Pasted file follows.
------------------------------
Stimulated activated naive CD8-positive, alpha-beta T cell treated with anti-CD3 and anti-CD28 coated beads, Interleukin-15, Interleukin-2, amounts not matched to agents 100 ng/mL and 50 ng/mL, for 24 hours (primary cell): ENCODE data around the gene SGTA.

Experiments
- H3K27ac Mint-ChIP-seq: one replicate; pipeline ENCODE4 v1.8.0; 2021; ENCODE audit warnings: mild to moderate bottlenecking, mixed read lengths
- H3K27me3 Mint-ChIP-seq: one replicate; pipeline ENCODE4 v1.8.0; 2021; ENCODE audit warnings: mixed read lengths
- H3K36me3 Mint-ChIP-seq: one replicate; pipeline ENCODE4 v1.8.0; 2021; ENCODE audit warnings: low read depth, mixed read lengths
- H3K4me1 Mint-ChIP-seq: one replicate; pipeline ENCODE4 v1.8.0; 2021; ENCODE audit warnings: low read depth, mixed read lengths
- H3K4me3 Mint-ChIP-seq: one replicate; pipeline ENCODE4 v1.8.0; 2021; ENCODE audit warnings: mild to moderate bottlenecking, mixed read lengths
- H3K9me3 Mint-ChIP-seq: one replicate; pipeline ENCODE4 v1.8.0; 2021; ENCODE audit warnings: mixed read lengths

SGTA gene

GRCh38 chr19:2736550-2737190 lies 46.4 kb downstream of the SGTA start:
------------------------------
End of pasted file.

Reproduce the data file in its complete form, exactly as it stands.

Stimulated activated naive CD8-positive, alpha-beta T cell treated with anti-CD3 and anti-CD28 coated beads, Interleukin-15, Interleukin-2, amounts not matched to agents 100 ng/mL and 50 ng/mL, for 24 hours (primary cell): ENCODE data around the gene SGTA.

Experiments
- H3K27ac Mint-ChIP-seq: one replicate; pipeline ENCODE4 v1.8.0; 2021; ENCODE audit warnings: mild to moderate bottlenecking, mixed read lengths
- H3K27me3 Mint-ChIP-seq: one replicate; pipeline ENCODE4 v1.8.0; 2021; ENCODE audit warnings: mixed read lengths
- H3K36me3 Mint-ChIP-seq: one replicate; pipeline ENCODE4 v1.8.0; 2021; ENCODE audit warnings: low read depth, mixed read lengths
- H3K4me1 Mint-ChIP-seq: one replicate; pipeline ENCODE4 v1.8.0; 2021; ENCODE audit warnings: low read depth, mixed read lengths
- H3K4me3 Mint-ChIP-seq: one replicate; pipeline ENCODE4 v1.8.0; 2021; ENCODE audit warnings: mild to moderate bottlenecking, mixed read lengths
- H3K9me3 Mint-ChIP-seq: one replicate; pipeline ENCODE4 v1.8.0; 2021; ENCODE audit warnings: mixed read lengths

SGTA gene

GRCh38 chr19:2736550-2737190 lies 46.4 kb downstream of the SGTA start: